Chinese Activism of a Different Kind, Jia Gao examines the social behavior and patterns of actions of 45,000 or so Chinese students as they fought to obtain the right to stay permanently in Australia after the June 4 'Tiananmen Square' incident of 1989. In a time of relative Internet infancy their response to the shifting stances of the Australian government saw them build networks, make use of media and develop a range of strategies. In achieving success this diverse group of students became the largest intake of onshore asylum seekers in the history of Australian immigration. Through their testimonies Jia Gao provides a fascinating addition to our knowledge of Chinese activism and to the history of Chinese migration.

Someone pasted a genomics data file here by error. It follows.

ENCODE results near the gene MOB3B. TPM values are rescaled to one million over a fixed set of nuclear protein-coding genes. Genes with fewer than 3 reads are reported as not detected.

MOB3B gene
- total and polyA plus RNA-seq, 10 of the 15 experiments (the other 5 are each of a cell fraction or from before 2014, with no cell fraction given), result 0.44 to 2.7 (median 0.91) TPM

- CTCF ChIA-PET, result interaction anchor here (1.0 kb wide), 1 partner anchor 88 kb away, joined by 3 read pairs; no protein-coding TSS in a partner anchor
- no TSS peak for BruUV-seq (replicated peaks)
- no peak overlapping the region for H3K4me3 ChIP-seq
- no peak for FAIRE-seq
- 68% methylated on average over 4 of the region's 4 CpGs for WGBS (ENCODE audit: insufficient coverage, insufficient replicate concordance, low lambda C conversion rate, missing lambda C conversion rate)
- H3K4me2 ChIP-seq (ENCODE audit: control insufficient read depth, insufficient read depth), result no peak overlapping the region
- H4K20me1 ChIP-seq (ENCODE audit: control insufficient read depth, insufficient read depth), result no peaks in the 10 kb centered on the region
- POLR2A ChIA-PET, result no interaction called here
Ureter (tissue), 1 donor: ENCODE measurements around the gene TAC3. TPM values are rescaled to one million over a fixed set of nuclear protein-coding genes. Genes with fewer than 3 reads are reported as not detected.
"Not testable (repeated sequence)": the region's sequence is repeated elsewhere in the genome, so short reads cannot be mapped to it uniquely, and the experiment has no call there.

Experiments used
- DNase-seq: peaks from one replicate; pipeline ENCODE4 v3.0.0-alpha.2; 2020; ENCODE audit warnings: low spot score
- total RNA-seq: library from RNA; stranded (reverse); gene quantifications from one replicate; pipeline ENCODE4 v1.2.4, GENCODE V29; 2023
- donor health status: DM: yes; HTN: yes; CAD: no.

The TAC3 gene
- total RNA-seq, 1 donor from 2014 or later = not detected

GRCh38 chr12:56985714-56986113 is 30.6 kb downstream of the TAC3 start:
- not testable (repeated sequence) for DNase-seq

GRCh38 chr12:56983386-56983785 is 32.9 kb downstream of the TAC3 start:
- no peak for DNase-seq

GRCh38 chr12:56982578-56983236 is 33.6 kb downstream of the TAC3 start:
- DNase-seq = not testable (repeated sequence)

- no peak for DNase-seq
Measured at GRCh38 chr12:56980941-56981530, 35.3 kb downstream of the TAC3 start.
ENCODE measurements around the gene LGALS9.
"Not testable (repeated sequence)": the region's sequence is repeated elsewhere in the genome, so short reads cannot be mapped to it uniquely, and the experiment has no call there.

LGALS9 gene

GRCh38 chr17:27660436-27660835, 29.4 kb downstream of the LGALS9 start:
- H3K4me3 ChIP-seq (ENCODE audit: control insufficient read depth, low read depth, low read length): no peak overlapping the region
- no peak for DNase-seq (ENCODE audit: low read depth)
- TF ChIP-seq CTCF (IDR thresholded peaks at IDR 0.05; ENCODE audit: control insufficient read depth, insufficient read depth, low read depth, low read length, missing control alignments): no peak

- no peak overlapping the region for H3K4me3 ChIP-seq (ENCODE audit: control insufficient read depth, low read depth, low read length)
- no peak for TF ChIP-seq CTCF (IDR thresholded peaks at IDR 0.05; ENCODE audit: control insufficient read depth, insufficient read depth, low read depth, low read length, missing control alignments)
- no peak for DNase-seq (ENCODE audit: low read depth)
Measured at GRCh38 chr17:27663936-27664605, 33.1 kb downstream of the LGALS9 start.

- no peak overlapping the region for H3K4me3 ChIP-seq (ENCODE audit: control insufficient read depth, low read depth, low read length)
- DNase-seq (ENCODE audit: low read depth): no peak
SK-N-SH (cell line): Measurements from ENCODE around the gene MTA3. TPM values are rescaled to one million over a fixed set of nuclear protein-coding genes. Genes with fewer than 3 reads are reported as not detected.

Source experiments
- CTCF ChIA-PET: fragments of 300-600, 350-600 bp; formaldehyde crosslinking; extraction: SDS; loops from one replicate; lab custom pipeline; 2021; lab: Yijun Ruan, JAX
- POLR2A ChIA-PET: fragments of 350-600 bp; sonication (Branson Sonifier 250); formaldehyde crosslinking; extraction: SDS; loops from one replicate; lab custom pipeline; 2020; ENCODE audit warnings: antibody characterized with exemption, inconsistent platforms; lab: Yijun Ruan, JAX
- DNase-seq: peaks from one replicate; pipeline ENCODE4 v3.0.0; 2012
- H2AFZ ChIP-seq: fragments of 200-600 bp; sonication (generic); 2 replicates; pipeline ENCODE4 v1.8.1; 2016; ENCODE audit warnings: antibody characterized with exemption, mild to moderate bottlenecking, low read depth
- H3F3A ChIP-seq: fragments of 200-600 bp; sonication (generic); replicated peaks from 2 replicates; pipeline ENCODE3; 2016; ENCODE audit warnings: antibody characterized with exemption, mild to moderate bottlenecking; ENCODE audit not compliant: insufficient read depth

Jia Gao, PhD (2000), is Senior Lecturer in the Asia Institute at the University of Melbourne and serves as Assistant Dean (China) of the Faculty of Arts, and Acting Director of the Center for Contemporary Chinese Studies at the same university.
All interested in contemporary Chinese migration and the history of Chinese migration to Australia, and anyone concerned with contemporary Chinese issues, especially with Chinese social and political behavior and activism.